28 September 2019

46. The Rose Hillers

Nearly 200 years ago, an early English settler saw colourful birds near Sydney in a little place called Rose Hill. He called the birds with black, white, navy, green, yellow, red and royal blue feathers a ‘Rose Hiller’, and it stuck. Aussies love dropping the H and shortening names; after a bit the bird became the Rosella.
Eighty years ago, this Eastern Rosella was so well-loved our most popular biscuits had a picture of one on its tin lid.
Quirky birds like most parrots, they tilt their head sideways to look at you. Rosellas get a kick out of hanging upside-down by one claw or  dive-bombing pet dogs to see them react. In captivity they can learn to talk, but I’d prefer to see them free roaming.
A breeding pair of Rosellas, the female drinking has duller plumage than the male standing on the rim.

 
Rosellas are friendly, usually in family groups of 5 to 8 birds. They are up early for drinks and drink again late before roosting. 

 



When it’s hot, Rosellas chatter in the treetops. Like some families they’re all chirping at once, making erratic music over the top of each other.
 



If you walk under their lunchtime resting spots, Rosellas drop stuff on your head, stripping leaves off the trees. It’s a joke, but that’s the sort of bird they are, laughing and having a lend of you as well.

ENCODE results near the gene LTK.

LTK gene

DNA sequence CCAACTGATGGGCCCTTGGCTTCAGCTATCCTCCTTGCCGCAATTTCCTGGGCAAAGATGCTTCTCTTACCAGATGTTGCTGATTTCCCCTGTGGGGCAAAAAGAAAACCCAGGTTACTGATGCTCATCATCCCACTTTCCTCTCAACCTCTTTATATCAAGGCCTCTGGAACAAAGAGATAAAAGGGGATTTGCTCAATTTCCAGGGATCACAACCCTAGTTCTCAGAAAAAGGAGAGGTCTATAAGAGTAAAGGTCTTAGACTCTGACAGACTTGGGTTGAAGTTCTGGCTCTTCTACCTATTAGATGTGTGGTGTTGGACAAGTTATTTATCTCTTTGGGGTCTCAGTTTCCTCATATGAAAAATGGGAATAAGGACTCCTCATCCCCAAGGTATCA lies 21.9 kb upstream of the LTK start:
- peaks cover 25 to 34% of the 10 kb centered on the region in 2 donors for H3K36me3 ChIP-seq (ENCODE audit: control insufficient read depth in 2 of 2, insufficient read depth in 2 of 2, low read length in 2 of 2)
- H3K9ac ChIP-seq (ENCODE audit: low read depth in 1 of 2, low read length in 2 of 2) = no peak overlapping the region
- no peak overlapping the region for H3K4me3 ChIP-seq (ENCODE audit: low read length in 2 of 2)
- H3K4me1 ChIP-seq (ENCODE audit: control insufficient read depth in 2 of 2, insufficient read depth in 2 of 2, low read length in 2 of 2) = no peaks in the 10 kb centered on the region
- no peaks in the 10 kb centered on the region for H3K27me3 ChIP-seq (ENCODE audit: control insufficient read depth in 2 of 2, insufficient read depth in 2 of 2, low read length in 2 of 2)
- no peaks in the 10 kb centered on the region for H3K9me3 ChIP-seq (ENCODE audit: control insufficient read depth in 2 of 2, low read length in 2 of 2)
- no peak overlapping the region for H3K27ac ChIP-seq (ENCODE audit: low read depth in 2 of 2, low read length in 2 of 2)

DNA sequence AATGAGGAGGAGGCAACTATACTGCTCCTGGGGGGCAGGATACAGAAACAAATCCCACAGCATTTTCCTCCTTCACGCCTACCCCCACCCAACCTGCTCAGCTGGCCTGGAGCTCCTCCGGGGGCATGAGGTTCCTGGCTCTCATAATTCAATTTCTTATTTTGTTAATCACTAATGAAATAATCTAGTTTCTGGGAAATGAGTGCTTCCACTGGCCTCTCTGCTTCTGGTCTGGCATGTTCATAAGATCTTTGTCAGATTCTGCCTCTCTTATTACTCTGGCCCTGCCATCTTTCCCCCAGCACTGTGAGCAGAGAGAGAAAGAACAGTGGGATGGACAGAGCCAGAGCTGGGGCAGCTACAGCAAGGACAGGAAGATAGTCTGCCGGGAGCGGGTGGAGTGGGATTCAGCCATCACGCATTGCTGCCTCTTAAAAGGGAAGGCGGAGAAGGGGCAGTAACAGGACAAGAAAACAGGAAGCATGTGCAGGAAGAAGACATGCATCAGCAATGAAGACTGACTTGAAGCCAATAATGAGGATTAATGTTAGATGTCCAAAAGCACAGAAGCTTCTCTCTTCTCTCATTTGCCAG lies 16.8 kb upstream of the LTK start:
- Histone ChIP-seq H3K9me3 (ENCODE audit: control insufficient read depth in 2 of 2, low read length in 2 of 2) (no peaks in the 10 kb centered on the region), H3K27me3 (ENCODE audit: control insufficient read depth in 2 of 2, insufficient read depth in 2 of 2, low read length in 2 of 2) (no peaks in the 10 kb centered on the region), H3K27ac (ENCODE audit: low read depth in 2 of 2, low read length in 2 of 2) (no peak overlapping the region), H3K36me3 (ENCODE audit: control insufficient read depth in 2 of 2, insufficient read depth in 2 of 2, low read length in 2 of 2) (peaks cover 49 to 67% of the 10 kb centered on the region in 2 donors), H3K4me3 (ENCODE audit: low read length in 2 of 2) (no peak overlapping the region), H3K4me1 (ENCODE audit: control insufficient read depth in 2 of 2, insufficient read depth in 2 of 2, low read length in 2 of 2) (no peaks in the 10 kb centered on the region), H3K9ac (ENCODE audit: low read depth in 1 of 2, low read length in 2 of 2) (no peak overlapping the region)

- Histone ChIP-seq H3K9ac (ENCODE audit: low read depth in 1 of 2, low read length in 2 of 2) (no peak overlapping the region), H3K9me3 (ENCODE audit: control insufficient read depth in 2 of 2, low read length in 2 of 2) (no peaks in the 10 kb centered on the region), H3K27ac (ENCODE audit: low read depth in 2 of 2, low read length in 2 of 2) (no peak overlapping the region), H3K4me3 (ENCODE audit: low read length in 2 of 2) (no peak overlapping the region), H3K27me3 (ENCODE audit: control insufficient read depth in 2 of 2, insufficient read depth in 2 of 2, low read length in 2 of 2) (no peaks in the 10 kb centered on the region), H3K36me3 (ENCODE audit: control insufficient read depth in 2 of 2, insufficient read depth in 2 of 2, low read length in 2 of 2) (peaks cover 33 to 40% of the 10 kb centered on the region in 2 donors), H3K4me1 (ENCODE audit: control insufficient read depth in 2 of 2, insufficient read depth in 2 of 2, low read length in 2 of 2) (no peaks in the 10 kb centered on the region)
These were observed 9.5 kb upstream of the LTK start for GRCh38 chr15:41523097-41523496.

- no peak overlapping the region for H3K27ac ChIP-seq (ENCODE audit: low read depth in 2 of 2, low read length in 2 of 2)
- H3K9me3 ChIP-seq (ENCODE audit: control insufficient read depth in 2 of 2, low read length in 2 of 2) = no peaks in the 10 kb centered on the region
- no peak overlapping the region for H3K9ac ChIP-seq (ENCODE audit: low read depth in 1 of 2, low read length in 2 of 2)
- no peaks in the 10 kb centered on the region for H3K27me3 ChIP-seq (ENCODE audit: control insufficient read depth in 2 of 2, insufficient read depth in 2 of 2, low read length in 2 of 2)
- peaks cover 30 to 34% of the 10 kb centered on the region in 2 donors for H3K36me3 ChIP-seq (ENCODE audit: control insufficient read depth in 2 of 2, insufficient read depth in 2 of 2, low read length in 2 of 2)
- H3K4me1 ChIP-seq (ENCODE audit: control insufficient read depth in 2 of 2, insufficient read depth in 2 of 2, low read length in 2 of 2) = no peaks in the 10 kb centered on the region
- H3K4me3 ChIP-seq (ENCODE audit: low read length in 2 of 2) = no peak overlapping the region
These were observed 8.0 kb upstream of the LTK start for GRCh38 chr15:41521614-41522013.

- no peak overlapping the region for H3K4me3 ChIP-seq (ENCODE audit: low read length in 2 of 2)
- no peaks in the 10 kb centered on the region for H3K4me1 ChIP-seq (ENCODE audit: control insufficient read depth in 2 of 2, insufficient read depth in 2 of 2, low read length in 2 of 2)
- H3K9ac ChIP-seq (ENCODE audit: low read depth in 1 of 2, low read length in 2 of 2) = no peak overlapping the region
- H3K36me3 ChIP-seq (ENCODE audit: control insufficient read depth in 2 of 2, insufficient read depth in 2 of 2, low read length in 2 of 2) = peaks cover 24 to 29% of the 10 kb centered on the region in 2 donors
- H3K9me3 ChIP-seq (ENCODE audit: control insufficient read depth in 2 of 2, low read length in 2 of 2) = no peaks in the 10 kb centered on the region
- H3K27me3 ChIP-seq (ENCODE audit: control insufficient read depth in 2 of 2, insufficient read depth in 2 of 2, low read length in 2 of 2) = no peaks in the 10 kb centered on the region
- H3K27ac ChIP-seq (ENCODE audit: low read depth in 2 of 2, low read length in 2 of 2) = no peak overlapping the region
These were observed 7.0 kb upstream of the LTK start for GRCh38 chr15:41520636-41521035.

This Rosella woke me before 6am; the sun has just risen but lies low, showering the bird in bright daylight.
I have laryngitis so went out to the patio to take in some sun and watch birds bathe. It’s all good until the wind picks up. 

Fourteen km winds turn into 35 km gusts which blow the hat off my head. The birds can flap all they like but end up pushed backwards in the sky. 


 

Larger birds fly into the headwinds. Eagles, Falcons, Kestrels and Kites embrace the fierce weather. Their wings are out-stretched, rocking slightly while sitting in the air. It is stunning to watch them hunt this way. I guess the raptors have learned to go with the wind flow.
 
Though most birds are safe undercover, one beautiful Rose Hiller sits in the gum next to our house. He preens his plumes for half an hour. The wind blows the boughs, his feathers are ruffled. 

 

Too late for escape, he stays put, contorting his head into strange shapes to reach the pesky mites that annoy him. 
I get a rare chance for a photo-shoot.
 


Dust gets in my eyes, while I watch the strange parrot become a fluff-ball with a tail.




 
As I head inside the wind-blown Rosella makes a dash for it as well. Diving down, it flaps hard before swooping up and soaring along. Scalloping across the lawn in a constant flap and glide motion, it searches for better cover.
These Rosy films make me feel drunk to watch. I don’t know how the bird stayed on the branch, especially resting on one leg, but it did. 
I’m pleased about that. 
I have to watch that hovering leg again. 
Love to see a Rosella preening feathers in the wind.

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